For about a year and a half I've met with an informal group of women who write to a topic that is chosen in a somewhat spontaneous way. Last meeting one of our members had just started reading a new book called The Monopolist which is about how the game Monopoly got started. She reports that it is a fascinating book and the game was originally meant to be an anti-capitalist game, although it has evolved differently. So we decided our topic for this week would be "games". We left it wide open to interpretation.
I should mention that we were nameless for some time but eventually became the LOL group, variously Laughing Out Loud, Literary Old Ladies and Ladies Of Laughter. We do laugh a great deal, some of the writing is very funny and often our conversations are full of laughter for one reason or another. Some gatherings leave me feeling absolutely buoyant, as if I've been given a big whiff of laughing gas -- today was one. Just about every game children play, most adult card games as well as most board games, were mentioned mostly glancingly but some in depth. One woman was a child who mostly made up her own games (although she mentioned the infamous "doctor" game that most of us played as children). It was a wonderfully rich topic, one that I think I will use for my writing class since almost every one has memories of childhood and may still be serious game players -- one woman plays three games of backgammon with her husband every day, others of us wrote of games we enjoy. Since most of us are fairly literary minded we were an unatheletic group. Again and again we reminded one another of games we had forgotten. And opinions, past incidents, quarrels about games and likes and dislikes ... nobody was neutral about games. The little hopscotch girl is in the illustration because, with mu mind awhirl in memories, I realize we didn't mention hopscotch or jump rope .. and probably many. many more.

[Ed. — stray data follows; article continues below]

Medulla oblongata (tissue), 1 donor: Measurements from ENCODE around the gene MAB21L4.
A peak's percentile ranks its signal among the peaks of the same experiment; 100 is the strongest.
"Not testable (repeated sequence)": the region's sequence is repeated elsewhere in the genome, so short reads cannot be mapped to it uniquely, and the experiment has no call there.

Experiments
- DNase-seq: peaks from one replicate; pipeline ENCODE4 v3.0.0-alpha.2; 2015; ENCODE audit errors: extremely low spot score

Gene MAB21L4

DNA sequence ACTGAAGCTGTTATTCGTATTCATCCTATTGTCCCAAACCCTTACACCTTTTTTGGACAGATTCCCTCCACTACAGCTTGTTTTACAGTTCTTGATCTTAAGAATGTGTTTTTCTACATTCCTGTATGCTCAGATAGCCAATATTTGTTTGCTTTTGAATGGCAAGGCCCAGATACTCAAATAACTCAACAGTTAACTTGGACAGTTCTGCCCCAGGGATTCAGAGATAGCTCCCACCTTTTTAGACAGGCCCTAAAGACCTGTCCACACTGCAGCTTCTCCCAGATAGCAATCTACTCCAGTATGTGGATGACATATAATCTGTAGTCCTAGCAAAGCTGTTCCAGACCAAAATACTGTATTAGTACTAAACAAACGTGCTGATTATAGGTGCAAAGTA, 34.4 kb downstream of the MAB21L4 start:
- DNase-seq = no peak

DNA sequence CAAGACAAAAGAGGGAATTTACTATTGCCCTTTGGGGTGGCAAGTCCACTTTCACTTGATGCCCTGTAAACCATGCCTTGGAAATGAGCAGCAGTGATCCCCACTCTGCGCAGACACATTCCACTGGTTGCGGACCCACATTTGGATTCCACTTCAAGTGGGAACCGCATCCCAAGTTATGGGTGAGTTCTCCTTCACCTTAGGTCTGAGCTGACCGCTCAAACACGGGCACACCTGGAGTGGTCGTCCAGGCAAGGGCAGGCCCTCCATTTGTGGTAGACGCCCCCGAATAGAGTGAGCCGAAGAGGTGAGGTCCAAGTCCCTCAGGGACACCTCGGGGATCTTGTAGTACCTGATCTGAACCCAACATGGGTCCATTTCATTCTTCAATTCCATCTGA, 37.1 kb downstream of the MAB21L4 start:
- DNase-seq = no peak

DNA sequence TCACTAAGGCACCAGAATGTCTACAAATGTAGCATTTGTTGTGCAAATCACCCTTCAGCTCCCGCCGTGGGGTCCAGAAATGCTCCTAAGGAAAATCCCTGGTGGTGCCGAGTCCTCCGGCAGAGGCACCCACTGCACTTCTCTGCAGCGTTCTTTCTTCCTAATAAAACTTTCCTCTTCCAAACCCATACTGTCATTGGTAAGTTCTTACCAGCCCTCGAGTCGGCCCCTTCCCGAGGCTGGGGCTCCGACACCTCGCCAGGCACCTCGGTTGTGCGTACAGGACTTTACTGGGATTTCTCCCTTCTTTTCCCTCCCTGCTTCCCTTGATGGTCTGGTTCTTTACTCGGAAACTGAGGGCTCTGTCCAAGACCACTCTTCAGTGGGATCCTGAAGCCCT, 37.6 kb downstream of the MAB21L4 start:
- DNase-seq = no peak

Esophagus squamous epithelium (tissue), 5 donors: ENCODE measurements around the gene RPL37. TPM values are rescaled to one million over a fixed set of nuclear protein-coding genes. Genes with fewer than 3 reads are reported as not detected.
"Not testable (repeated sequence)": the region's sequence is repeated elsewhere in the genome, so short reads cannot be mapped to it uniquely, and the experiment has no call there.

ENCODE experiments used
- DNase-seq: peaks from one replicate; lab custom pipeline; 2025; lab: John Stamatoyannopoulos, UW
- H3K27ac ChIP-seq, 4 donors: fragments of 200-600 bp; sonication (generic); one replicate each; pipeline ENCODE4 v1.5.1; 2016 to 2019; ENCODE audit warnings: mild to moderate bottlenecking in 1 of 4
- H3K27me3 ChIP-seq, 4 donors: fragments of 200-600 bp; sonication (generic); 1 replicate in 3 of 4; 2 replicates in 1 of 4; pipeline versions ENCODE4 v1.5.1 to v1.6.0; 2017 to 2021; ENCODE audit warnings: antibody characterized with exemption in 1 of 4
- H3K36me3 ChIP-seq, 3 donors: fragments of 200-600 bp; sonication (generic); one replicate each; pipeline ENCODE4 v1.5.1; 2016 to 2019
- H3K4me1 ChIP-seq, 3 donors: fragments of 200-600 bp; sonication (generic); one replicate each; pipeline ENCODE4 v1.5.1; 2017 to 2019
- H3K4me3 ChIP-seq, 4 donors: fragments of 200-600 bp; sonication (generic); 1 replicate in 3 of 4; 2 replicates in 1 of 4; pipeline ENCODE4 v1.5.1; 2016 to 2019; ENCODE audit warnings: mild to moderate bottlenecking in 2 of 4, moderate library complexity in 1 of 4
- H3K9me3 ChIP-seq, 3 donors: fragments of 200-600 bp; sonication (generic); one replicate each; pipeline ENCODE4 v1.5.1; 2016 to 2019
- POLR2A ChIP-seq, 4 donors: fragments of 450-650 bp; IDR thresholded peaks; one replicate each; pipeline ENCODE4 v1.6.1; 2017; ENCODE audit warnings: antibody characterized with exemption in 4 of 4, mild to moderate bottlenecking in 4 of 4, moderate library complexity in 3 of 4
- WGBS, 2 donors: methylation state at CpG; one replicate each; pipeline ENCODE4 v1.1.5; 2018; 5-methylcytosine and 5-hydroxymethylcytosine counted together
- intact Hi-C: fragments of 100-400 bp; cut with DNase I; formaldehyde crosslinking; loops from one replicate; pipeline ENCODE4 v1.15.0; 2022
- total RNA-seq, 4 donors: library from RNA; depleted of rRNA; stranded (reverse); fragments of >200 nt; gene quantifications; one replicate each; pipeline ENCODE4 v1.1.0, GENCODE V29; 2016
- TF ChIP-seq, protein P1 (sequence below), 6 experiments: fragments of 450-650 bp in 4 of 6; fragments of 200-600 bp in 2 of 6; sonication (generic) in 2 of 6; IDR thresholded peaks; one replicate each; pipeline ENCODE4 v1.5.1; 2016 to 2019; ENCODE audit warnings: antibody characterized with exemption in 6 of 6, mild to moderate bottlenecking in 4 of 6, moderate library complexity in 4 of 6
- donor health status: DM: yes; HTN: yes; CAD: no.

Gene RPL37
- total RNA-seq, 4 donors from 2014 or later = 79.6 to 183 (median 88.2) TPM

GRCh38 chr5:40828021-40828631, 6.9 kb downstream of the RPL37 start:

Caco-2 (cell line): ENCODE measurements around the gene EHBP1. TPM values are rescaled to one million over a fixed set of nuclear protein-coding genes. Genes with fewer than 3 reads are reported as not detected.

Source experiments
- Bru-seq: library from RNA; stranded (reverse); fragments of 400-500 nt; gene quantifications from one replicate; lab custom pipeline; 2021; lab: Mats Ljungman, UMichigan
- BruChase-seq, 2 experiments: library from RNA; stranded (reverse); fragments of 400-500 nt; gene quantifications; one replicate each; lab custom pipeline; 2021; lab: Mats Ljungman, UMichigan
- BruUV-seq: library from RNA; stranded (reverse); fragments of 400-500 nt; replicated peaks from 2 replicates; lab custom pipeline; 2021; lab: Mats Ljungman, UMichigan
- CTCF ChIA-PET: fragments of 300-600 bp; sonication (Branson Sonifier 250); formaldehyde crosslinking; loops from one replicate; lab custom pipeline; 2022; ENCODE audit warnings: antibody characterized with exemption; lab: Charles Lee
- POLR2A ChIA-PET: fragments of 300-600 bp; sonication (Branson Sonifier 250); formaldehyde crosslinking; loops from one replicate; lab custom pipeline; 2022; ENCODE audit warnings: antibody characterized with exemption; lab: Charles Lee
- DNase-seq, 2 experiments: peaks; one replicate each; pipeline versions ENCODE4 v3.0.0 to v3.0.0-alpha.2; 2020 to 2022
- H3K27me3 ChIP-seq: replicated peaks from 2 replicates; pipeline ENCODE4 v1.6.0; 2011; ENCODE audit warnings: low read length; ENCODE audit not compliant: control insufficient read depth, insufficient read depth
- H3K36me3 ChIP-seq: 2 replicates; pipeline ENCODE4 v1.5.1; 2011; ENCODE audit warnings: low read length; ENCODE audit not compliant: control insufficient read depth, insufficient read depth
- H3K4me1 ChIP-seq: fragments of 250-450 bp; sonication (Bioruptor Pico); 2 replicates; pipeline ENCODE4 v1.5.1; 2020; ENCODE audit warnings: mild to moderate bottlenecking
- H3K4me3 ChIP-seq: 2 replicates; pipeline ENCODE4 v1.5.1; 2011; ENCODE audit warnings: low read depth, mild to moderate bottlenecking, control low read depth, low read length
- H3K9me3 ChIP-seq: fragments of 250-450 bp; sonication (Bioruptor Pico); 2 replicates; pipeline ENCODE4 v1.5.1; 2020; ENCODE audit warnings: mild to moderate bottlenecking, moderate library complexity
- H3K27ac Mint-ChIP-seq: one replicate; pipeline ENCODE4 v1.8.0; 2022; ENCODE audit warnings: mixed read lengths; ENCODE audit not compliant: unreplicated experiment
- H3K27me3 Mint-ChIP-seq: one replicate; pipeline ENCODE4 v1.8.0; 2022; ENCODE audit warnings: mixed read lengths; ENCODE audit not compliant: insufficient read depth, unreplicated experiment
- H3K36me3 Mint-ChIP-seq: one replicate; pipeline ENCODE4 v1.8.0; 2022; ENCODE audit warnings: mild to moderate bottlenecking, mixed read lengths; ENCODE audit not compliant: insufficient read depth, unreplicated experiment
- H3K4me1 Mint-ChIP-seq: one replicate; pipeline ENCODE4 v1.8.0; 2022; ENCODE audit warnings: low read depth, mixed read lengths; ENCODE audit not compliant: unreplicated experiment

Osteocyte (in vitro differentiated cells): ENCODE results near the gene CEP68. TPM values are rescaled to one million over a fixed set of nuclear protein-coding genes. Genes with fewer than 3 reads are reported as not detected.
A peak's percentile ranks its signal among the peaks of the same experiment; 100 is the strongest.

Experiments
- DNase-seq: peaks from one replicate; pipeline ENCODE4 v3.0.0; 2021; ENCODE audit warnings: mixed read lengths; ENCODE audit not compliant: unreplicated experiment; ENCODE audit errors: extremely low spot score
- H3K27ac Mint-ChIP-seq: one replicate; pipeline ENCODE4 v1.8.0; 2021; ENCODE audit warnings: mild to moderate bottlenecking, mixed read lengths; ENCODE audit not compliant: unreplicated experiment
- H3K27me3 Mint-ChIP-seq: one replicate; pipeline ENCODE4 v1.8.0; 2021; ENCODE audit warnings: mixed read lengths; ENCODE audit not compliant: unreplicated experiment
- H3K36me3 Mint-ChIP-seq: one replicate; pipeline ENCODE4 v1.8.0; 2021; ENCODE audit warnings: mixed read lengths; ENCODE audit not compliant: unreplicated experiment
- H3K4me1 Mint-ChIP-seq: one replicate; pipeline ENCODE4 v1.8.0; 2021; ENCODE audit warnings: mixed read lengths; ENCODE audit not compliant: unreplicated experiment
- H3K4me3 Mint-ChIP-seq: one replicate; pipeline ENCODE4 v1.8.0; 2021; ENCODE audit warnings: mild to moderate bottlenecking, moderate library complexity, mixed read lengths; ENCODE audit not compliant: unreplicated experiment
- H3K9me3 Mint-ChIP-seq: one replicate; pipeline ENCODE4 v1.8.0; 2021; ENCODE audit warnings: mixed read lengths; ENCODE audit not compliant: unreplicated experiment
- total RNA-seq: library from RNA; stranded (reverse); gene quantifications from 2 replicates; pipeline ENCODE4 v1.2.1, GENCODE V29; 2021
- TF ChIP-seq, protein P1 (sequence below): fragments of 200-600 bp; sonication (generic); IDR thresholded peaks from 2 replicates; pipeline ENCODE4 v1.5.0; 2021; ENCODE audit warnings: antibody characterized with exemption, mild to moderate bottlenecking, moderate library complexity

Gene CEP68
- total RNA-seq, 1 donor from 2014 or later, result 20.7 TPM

I know of book groups and I know of writers' group where people try to help one another write better. In fact one woman today voiced a desire to feed back about her "boring" piece -- the feed back in this case was that it was not boring at all, she was just self-conscious because it was longer than she usually writes.
The mid-70s are a surprise! Part of me remains in the 50s -- age, I mean, not decade of 20th century. It's a joy ride, new experiences land in my lap and I've become a better quilter, poet, writer than I expected. It's a rich life for a person never rich financially. Hey, this is what the mid-70s are like!